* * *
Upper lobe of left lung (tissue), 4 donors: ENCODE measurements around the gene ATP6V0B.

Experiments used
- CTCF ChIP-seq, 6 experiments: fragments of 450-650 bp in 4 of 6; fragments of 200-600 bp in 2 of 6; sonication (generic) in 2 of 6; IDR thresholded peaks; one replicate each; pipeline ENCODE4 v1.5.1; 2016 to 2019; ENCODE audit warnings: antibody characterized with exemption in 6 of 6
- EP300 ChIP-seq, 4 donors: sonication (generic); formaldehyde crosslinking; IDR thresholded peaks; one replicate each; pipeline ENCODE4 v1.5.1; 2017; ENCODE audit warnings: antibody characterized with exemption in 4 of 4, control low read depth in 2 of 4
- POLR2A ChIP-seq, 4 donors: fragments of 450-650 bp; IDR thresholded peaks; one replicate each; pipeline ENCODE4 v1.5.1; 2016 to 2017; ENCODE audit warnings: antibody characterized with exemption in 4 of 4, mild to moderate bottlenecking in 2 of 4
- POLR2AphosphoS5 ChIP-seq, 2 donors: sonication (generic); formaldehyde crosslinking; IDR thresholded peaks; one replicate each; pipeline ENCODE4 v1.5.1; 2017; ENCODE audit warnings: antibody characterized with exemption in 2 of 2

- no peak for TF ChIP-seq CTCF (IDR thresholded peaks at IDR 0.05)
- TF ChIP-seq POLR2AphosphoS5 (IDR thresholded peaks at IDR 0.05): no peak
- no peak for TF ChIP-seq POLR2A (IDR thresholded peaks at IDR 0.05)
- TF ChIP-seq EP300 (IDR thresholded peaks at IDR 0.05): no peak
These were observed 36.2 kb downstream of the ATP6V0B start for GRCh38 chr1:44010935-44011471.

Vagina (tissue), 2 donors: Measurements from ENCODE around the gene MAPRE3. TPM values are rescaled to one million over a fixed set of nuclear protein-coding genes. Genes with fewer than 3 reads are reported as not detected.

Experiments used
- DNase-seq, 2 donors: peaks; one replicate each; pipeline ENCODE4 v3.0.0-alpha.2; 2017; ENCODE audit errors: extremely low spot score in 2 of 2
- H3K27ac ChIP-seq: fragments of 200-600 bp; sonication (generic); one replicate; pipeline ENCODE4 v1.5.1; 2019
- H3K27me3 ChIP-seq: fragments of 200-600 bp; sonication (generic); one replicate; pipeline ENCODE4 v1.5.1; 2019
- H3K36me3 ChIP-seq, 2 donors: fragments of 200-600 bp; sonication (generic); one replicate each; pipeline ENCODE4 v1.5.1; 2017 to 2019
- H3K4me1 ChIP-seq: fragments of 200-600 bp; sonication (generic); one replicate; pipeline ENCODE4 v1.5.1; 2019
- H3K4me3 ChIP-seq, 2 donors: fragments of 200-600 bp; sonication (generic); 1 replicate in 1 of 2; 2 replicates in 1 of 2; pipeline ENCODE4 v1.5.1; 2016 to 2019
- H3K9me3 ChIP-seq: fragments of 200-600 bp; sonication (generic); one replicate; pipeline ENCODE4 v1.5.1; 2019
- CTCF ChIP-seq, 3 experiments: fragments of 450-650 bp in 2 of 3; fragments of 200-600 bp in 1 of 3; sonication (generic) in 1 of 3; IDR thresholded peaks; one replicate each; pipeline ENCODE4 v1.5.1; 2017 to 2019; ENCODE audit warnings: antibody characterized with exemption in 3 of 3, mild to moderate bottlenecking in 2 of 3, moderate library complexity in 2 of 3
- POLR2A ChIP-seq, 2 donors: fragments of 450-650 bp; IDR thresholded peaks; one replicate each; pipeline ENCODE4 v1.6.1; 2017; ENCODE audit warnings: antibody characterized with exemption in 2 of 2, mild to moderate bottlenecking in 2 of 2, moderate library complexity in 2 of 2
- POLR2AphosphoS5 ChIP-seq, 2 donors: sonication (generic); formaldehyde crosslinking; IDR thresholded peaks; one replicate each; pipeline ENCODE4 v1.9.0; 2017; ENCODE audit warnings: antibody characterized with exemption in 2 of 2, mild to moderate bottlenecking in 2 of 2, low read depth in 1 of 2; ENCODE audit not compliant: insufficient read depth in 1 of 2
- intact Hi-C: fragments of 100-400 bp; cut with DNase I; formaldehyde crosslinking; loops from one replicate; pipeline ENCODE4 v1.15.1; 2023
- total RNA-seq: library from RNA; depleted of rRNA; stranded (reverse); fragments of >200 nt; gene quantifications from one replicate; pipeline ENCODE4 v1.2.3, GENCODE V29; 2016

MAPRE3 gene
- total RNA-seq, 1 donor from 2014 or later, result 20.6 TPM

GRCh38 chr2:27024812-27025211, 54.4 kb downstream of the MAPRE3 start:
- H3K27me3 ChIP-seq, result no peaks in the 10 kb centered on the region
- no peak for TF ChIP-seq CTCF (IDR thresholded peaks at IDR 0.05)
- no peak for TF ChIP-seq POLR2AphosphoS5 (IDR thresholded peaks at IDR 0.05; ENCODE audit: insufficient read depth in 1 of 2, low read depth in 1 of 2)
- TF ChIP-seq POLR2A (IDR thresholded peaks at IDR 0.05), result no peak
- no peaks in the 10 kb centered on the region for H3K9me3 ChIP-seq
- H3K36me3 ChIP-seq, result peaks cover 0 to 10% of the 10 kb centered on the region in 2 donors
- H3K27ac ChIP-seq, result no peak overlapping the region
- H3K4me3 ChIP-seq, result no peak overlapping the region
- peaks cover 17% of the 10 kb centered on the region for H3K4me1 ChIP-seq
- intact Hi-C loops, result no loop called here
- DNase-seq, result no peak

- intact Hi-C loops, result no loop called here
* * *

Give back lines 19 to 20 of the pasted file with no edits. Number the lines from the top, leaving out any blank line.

- H3K4me3 ChIP-seq, 2 donors: fragments of 200-600 bp; sonication (generic); 1 replicate in 1 of 2; 2 replicates in 1 of 2; pipeline ENCODE4 v1.5.1; 2016 to 2019
- H3K9me3 ChIP-seq: fragments of 200-600 bp; sonication (generic); one replicate; pipeline ENCODE4 v1.5.1; 2019